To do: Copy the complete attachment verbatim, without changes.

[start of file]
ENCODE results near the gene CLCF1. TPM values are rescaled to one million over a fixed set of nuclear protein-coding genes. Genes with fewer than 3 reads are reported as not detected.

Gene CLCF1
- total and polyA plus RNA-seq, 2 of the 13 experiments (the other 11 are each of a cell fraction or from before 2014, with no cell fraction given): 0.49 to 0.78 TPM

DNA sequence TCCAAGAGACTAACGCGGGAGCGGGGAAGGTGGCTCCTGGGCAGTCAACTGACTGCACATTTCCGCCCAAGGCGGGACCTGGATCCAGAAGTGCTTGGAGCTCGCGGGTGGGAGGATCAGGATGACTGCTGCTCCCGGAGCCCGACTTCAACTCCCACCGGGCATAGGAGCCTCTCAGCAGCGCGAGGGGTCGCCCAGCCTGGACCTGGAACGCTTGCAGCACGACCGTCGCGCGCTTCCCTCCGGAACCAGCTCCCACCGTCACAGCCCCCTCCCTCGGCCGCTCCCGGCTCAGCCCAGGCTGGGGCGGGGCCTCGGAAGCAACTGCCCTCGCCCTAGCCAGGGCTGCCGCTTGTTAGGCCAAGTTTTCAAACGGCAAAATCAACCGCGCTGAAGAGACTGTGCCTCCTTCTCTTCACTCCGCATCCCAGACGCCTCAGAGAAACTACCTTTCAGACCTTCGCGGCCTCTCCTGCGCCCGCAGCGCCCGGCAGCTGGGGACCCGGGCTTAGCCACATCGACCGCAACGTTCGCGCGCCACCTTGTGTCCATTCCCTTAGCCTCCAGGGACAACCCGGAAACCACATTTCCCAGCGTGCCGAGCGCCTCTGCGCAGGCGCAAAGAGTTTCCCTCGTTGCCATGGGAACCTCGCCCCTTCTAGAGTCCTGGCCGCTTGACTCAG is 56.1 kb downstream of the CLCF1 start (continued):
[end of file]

ENCODE results near the gene CLCF1. TPM values are rescaled to one million over a fixed set of nuclear protein-coding genes. Genes with fewer than 3 reads are reported as not detected.

Gene CLCF1
- total and polyA plus RNA-seq, 2 of the 13 experiments (the other 11 are each of a cell fraction or from before 2014, with no cell fraction given): 0.49 to 0.78 TPM

DNA sequence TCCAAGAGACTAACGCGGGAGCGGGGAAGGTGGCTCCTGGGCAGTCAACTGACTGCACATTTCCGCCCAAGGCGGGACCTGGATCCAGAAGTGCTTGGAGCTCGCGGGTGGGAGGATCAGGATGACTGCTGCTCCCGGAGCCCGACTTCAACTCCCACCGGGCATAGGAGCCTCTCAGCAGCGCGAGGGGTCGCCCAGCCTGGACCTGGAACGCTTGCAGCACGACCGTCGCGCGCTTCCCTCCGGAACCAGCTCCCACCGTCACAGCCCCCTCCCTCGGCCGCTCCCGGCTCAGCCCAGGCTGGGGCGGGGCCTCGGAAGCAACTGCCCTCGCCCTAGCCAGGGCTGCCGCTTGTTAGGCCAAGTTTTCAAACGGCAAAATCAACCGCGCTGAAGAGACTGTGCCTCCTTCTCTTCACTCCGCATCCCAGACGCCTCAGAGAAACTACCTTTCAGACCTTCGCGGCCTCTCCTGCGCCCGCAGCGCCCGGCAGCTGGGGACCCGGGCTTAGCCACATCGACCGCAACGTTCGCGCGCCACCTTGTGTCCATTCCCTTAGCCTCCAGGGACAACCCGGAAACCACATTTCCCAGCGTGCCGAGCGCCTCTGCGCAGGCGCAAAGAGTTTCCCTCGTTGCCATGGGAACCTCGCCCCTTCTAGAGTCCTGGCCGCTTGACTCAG is 56.1 kb downstream of the CLCF1 start (continued):